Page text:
Update: I found the image!
Mia is learning more about personal finance. She came across my post on my financial network map and virtual envelope system and wanted to know if I had a copy of the image. Unfortunately, I don’t seem to, but it’s as good a time as any to post an update.
What’s changed in the last two years? What have I learned about personal finances?
One of the key things I think people should learn when they’re mapping out how they organize their money and how they want to organize their money is this:
The logical organization of your money doesn’t have to be limited by the physical organization of your money – which bank accounts, which jars full of coins, whatever.
I make my logical decisions first: how much to save, what to save for, what levels of risk to accept. Then I use those decisions to guide how to organize my money: chequing, savings, GICs, investments; registered, non-registered, tax-free, etc.
I use a virtual envelope system to keep track of what I’m saving up for and how much I’ve budgeted for regular expenses. I like this more than a straightforward budget because of the flexibility. If I have a surplus in one category (say, I don’t sew as much), or if I need to spend more in a more important category, I can move money around.
Current envelopes (no particular order):
- Retirement: maximize RRSP room every year
- Medium- and long-term investments: non-registered
- Sabbatical: replace one year of income every 7 years
- Internet: web hosting and domain names
- Phone: cellphone service
- Pet care: cat food, vet visits, long-term savings (self-insuring our pets)
- Travel: visiting family
- Personal care: clothing, supplies, health, massages, etc.
- Dream: Larger expenses worth saving up for; experiences
- Play: Miscellaneous expenses
I track almost all my expenses, with miscellaneous cash expenses grouped together if I can’t categorize them properly.
I keep my financial data in plain text files using John Wiegley’s awesome ledger tool. It’s very geeky. I use it because I can quickly answer questions like:
- How much do I spend on groceries each month?
- What are the balances in my virtual envelopes?
- At what prices did I buy my index funds?
- How much did I make last year after tax?
I use more financial institutions now. It does take me a little bit of time to check on my accounts at all of them, but I think the benefits outweigh the costs. Here’s how and why I use each of them:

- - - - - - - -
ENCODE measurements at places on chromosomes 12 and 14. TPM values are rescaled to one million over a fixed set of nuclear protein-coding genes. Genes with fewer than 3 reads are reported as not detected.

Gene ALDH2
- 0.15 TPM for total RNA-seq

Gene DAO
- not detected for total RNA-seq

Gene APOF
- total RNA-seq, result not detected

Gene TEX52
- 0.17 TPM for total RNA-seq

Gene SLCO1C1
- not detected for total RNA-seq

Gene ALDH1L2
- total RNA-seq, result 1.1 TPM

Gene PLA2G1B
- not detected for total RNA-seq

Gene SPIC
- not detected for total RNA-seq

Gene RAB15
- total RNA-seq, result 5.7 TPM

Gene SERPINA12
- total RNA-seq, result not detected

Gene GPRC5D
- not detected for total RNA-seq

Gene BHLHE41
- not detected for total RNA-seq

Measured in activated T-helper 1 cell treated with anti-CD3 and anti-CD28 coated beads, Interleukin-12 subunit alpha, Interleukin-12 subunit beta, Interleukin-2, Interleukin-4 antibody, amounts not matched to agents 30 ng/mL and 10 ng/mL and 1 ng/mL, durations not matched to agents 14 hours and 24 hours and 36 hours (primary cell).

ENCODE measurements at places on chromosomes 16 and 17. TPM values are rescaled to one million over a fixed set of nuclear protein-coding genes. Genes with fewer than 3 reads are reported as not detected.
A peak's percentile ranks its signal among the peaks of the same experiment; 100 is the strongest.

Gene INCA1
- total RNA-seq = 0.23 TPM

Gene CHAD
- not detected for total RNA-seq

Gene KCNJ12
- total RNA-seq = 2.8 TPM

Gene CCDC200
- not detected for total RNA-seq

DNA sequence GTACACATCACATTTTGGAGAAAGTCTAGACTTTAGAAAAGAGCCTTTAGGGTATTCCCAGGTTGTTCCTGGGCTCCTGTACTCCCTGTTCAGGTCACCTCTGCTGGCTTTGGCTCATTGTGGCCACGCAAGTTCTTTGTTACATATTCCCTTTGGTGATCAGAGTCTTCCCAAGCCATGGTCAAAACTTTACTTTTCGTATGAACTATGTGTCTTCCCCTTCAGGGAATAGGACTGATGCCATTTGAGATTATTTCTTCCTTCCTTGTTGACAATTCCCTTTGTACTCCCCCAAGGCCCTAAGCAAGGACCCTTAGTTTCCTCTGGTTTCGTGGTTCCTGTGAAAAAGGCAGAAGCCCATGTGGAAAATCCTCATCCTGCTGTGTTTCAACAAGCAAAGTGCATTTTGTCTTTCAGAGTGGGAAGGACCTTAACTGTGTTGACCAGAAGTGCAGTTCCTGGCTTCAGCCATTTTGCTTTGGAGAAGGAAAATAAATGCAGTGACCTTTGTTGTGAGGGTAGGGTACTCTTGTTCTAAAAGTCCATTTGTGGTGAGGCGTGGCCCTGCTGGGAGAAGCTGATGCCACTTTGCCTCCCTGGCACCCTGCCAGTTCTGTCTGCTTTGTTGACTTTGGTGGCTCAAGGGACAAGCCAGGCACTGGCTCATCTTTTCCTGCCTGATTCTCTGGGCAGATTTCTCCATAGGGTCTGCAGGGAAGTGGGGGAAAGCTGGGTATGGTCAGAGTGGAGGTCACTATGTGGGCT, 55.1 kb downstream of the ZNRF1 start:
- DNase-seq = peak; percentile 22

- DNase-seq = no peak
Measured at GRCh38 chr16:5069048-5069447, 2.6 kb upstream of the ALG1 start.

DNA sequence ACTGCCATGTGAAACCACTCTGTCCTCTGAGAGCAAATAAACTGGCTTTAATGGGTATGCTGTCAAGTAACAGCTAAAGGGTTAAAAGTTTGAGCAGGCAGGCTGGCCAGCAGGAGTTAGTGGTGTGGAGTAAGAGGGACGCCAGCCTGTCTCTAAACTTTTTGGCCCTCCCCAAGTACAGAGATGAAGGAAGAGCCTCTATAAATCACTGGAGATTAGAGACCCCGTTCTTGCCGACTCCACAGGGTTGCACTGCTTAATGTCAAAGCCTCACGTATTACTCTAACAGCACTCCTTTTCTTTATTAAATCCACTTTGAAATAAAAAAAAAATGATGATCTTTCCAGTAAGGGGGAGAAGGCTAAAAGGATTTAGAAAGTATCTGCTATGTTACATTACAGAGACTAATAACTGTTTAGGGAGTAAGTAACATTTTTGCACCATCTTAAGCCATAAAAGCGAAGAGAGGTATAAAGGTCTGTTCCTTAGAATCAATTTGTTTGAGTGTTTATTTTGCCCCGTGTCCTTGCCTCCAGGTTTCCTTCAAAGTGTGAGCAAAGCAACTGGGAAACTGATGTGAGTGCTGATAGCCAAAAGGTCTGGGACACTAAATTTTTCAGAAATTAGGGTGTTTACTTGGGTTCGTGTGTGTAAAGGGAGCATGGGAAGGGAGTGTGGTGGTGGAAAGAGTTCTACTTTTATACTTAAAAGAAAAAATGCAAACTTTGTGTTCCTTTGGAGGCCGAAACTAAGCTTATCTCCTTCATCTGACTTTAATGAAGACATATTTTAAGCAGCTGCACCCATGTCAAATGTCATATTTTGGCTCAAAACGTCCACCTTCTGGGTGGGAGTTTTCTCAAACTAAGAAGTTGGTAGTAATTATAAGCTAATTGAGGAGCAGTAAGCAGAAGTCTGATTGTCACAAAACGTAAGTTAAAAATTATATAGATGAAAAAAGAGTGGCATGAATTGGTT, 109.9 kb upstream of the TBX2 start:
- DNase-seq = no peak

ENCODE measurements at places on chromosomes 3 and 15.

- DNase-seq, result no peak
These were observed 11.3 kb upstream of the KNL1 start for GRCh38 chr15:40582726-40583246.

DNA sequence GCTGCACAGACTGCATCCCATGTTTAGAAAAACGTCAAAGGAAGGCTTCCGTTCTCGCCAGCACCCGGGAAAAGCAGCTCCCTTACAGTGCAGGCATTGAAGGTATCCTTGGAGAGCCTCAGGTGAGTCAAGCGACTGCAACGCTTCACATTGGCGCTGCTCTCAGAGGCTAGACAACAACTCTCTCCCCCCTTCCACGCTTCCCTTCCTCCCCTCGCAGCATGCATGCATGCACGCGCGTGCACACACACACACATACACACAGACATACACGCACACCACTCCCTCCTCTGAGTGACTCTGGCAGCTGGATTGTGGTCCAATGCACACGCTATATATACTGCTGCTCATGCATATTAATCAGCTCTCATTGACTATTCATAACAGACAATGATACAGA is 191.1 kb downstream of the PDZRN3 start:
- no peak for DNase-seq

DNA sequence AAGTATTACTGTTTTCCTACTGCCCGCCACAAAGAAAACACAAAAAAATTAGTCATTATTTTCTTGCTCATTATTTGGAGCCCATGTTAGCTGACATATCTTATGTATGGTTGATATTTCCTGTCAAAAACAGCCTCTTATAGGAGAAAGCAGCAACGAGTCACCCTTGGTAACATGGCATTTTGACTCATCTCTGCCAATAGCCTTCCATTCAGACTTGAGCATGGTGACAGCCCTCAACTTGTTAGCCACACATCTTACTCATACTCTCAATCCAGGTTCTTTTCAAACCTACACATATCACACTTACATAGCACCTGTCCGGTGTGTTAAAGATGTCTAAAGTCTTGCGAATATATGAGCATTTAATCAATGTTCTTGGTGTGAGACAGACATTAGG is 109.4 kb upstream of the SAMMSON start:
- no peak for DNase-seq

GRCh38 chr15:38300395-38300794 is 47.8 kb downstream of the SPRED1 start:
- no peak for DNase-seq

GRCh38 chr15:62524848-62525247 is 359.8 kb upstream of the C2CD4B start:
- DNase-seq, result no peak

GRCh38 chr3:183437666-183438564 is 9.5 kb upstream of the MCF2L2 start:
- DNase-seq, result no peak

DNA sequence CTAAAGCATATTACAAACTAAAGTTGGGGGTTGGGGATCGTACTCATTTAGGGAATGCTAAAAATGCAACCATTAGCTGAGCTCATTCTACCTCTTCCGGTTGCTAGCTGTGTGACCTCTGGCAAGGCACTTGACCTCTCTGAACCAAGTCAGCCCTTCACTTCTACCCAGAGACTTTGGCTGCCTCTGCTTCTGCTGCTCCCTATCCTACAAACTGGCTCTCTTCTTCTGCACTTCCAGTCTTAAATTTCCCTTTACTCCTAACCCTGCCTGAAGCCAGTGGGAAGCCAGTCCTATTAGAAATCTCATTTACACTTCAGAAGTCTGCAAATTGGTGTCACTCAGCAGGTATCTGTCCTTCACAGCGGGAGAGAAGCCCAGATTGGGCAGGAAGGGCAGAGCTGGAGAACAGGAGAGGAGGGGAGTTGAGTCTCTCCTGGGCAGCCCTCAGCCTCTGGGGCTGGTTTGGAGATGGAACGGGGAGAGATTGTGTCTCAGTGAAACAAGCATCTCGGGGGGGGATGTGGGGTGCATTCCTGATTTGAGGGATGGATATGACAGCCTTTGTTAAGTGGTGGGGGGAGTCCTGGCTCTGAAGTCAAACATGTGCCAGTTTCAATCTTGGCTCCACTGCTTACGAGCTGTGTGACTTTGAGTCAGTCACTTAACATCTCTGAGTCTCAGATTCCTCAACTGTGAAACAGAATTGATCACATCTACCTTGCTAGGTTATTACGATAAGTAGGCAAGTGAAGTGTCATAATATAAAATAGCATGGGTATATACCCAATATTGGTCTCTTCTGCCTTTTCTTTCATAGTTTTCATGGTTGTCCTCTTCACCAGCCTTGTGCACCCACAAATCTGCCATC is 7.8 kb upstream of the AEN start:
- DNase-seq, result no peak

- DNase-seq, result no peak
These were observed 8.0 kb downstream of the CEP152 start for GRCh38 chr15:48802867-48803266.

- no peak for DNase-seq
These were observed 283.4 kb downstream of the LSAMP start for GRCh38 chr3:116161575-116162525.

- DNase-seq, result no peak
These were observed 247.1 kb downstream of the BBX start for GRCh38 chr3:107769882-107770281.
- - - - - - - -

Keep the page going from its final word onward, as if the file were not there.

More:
- ING Direct: I’ve been using ING for savings for a while, and I’ve also shifted my payroll direct deposit to the chequing account I created. I use ING because of decent rates on GICs, the ease of creating sub-accounts, and instantaneous transfers between chequing and savings accounts. I don’t want to make it my only chequing account, though, because the bank machine network isn’t as wide as the other banks.
- PCFinancial: I used to use this as my main chequing and savings bank before I moved to ING. I also used to use this as my primary credit card before I moved to MBNA. I keep these accounts around mainly so that I can withdraw cash easily.
- TD Canada Trust: I have a chequing account and a USD account here. The chequing account has the minimum balance needed to avoid fees. This account is mainly to make it easier for me to invest at TD (see TD Waterhouse).
- TD Waterhouse: I switched from TD Mutual Funds to TD Waterhouse so that I could hold investments in my tax-free savings account (TFSA). I have three types of investment accounts here: my non-registered investments, my tax-free savings account, and my registered retirement savings plan. All of them currently hold TD e-funds, but I may shift to ETFs later on.
- MBNA: The MBNA Smart Cash credit card gets me 3% cashback on groceries and 1% cashback on everything else, beating PCFinancial’s effective 1%.
- Sun Life: Sun Life holds my defined-contribution pension plan from work. I maximize the IBM match, but I keep the rest of my long-term investments at TD because I get lower management expense ratios for similar index funds there.
Overall, I’m at about 6% cash, 20% GICs, 49% Canadian index funds, 9% US, 9% international, and 7% bonds. 31% of that is in my RRSP. It skews a bit more conservative because of the GICs.
Update: Here’s the old map:
Here’s what that map looks like now:
It takes me 15-30 minutes a week to update my accounts, reflect on my expenses, and review my goals. I like the steady progress.
Good personal finance is boring. ;) It’s mainly a matter of time: saving up, adapting to changes, letting interest compound, learning more… The next thing might be to move money from index funds to ETFs in order to take advantage of the teensy difference in management expense ratios, but it’s no big deal. I’m on track to make my savings target this year. I can’t do anything about the markets, but I can do something about how much I save. We’re getting better at what we spend on, too, as we learn more about what we value and enjoy.
What have you learned about personal finance?Short URL: sach.ac/p/22335